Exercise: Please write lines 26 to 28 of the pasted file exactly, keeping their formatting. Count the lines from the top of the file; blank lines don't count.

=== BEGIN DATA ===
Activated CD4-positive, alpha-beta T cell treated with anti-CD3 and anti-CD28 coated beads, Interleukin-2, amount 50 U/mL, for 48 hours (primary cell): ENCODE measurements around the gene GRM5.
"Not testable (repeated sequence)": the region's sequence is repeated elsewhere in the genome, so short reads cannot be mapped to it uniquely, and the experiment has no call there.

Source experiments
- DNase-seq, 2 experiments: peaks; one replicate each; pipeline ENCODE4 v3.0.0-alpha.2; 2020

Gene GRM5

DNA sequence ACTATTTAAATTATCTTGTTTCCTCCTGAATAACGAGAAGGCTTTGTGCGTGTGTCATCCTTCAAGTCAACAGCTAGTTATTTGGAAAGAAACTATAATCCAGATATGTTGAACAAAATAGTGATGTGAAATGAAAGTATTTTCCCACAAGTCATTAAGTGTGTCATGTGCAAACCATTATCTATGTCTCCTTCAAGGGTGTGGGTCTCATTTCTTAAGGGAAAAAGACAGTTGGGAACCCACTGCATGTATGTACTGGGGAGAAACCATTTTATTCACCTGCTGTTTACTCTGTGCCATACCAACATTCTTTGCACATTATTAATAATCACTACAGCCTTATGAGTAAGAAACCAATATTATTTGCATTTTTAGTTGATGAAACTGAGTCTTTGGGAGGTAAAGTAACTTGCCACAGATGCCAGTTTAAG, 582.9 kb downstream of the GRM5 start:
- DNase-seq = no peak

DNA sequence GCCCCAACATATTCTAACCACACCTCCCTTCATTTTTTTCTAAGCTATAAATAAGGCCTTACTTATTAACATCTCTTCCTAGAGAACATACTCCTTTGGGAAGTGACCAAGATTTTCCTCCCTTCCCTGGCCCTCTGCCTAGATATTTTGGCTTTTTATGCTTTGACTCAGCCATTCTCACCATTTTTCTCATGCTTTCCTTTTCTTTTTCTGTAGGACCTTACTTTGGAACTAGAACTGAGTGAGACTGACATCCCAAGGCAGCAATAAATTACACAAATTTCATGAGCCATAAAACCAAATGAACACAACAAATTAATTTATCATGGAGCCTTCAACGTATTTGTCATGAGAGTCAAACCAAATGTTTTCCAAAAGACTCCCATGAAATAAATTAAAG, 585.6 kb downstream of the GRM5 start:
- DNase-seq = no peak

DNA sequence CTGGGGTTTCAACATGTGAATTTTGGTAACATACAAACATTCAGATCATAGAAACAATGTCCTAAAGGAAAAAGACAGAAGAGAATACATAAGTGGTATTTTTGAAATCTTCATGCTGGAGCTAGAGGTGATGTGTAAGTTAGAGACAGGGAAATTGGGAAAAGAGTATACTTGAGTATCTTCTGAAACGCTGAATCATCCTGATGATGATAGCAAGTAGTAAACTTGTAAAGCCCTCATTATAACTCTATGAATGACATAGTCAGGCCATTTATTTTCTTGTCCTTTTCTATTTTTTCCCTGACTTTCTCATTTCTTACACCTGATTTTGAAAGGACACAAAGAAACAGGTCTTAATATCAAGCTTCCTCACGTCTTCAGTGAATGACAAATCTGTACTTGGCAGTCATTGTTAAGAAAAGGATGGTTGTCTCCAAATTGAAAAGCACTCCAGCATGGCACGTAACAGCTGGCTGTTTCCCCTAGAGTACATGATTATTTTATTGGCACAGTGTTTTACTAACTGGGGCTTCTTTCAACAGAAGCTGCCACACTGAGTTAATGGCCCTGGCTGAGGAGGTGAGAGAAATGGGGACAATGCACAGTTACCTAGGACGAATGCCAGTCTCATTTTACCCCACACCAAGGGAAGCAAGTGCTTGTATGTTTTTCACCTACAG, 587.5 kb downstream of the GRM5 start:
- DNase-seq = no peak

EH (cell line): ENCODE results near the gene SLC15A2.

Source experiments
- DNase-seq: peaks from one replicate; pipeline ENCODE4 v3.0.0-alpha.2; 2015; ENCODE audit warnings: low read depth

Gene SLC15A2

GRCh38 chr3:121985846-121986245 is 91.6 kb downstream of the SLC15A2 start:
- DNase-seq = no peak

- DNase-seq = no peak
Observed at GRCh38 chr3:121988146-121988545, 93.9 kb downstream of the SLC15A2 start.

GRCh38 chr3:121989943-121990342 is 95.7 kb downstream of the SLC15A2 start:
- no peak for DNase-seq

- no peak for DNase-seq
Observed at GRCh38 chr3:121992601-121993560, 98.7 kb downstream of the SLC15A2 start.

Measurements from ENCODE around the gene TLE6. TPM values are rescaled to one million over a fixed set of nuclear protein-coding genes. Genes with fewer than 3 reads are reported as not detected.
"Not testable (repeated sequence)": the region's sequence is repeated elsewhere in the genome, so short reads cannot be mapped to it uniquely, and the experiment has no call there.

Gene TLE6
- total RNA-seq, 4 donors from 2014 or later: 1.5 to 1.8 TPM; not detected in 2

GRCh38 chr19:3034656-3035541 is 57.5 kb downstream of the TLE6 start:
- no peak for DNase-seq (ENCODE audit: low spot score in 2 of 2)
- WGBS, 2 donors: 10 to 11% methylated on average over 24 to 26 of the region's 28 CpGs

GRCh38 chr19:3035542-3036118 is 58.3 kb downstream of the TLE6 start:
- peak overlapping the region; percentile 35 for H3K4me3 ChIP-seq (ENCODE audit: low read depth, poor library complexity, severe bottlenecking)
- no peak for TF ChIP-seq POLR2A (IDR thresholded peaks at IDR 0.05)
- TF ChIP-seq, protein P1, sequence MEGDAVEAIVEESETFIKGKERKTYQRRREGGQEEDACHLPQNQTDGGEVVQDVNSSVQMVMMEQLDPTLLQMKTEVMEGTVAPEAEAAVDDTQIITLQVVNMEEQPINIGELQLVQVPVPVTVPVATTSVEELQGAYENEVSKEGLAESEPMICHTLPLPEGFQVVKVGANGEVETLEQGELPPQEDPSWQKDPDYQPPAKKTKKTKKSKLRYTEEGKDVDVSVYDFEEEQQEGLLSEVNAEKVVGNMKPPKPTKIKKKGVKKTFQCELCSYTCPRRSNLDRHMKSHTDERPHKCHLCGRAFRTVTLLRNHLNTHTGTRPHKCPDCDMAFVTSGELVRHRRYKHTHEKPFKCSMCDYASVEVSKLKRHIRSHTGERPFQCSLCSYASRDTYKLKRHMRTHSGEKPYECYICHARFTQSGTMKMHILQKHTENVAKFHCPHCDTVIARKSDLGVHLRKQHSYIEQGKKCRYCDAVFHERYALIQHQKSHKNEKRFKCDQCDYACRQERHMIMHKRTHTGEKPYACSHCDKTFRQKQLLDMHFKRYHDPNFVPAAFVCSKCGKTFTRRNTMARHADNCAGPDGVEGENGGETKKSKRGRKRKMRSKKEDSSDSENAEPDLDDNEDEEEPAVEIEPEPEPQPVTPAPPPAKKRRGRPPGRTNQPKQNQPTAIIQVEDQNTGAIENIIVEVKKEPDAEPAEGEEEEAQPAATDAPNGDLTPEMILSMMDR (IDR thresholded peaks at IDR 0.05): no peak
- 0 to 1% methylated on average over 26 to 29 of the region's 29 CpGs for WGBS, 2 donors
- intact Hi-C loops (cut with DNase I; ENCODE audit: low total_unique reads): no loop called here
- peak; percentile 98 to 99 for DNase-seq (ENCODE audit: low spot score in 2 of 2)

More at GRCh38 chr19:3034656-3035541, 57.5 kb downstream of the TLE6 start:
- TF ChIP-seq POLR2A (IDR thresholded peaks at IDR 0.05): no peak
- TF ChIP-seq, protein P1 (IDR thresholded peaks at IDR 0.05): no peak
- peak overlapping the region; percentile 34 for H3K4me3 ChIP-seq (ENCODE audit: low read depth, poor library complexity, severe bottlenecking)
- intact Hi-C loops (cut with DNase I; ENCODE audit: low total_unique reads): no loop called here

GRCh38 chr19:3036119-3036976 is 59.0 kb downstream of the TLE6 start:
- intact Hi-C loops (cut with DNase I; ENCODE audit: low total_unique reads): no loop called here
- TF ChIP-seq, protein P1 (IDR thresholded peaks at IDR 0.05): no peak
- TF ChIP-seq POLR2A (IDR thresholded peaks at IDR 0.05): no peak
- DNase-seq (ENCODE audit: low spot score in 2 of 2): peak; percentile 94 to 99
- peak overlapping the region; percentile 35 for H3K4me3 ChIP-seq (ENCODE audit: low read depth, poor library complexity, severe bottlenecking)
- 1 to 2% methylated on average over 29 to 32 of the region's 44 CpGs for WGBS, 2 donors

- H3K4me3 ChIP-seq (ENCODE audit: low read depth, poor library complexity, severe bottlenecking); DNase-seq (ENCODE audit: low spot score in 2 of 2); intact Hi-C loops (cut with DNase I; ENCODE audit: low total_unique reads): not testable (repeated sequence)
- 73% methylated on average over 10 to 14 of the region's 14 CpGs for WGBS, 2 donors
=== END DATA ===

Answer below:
Gene TLE6
- total RNA-seq, 4 donors from 2014 or later: 1.5 to 1.8 TPM; not detected in 2

GRCh38 chr19:3034656-3035541 is 57.5 kb downstream of the TLE6 start: